NCAA tournament opening rounds: Worth the investment?

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It was the biggest sporting event Tulsa's BOK Center is ever likely to host: Three sessions of two games each of the early rounds of the NCAA Men's Basketball tournament, the Little Lead-In to the Regional Prologue to the Big Dance. With luck, Tulsa may get another such opportunity in three years.

We got a good draw. Three teams of the eight -- Kansas, Texas, and Memphis -- had big fan bases within driving distance of Tulsa, near enough to make short notice plans in the few days between the announcement of the bracket on Sunday and the opening games on Friday. Getting a Friday/Sunday bracket instead of Thursday/Saturday was a good thing, too -- easier for people to take one day off than two. (We also got Boston University, which averaged only 979 fans per home game.)

It surely didn't hurt that the evening before the tourney was St. Patrick's Day, with traditional celebrations attracting Tulsa non-basketball fans to the Blue Dome District and Cherry Street. Tulsa seems to have made a good impression on some of the thousands who came to support their teams.

I had hoped to see the impact of the tournament first hand at various shopping and dining hotspots around town, but work prevented it. I'd love to read your firsthand stories of traffic or lack thereof, crowded or uncrowded restaurants, and encounters with visitors -- please leave a comment below.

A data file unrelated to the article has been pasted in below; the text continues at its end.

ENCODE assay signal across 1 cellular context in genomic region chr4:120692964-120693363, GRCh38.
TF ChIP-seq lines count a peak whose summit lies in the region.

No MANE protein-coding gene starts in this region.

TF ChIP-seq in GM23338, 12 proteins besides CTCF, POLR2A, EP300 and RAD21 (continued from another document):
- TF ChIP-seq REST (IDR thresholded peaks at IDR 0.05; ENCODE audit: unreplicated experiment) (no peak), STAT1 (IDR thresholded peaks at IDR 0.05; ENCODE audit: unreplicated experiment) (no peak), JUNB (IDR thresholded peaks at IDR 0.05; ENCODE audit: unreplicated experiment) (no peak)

A search of blogs and tweets turned up mostly incidental references to Tulsa as tournament host -- the biggest Tulsa-related NCAA basketball news this week involved TU alum Mike Anderson being hired as Razorbacks head coach -- but there were a few blog responses to Tulsa:

This staffer in Oakland U.'s marketing department seemed to enjoy her time here.

KU Athletics photographer Jeff Jacobsen was impressed with downtown's historic buildings and dinner at Smoke on Cherry Street.

Topeka Capital-Journal sportswriter Tully Corcoran encountered a couple of young women in his hotel who offered "company" for a fee. ("These women had business cards and everything.") But Corcoran wondered if they might provide a more urgent service:

If you're showing up at the media hotel at 2 a.m., you darn well better be carrying pizza or sandwiches. We really have no interest in your other wares.

Which made me wonder: Can you pay a prostitute to run errands for you? Like, if we had said, "No thanks, don't need any of your sexual services, but would you mind running to Taco Bell real quick?" would they do that for a fee?

Read the whole thing. Elsewhere in town, Corcoran reports that there was a lady bartender with no pants.

While we can be proud that visitors came to Tulsa and had a good time, we do need a clear-eyed look at the financial benefit of such an event to Tulsans in comparison to what it cost us to bring it to town -- $178 million for the venue alone, not including debt service on the bonds that built it.

Even if you believe the estimate of $15 million in "economic impact" and assume that it's all taxable and that it all represents money that wouldn't otherwise be spent here, that amounts to $602,500 in city and county sales taxes. It would take the equivalent of 295 NCAA men's basketball opening rounds to give as much local revenue back for the benefit of Tulsa County residents -- in the form of street improvements, police protection, park maintenance, etc. -- as they paid to build the arena. Our next opportunity at an NCAA opening round is in 2014.